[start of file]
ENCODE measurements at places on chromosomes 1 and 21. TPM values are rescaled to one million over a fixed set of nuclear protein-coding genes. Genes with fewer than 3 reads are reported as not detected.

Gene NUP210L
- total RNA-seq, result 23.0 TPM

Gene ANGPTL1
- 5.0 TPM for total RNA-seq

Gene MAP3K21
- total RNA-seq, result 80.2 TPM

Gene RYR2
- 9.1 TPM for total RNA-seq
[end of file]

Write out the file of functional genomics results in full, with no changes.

ENCODE measurements at places on chromosomes 1 and 21. TPM values are rescaled to one million over a fixed set of nuclear protein-coding genes. Genes with fewer than 3 reads are reported as not detected.

Gene NUP210L
- total RNA-seq, result 23.0 TPM

Gene ANGPTL1
- 5.0 TPM for total RNA-seq

Gene MAP3K21
- total RNA-seq, result 80.2 TPM

Gene RYR2
- 9.1 TPM for total RNA-seq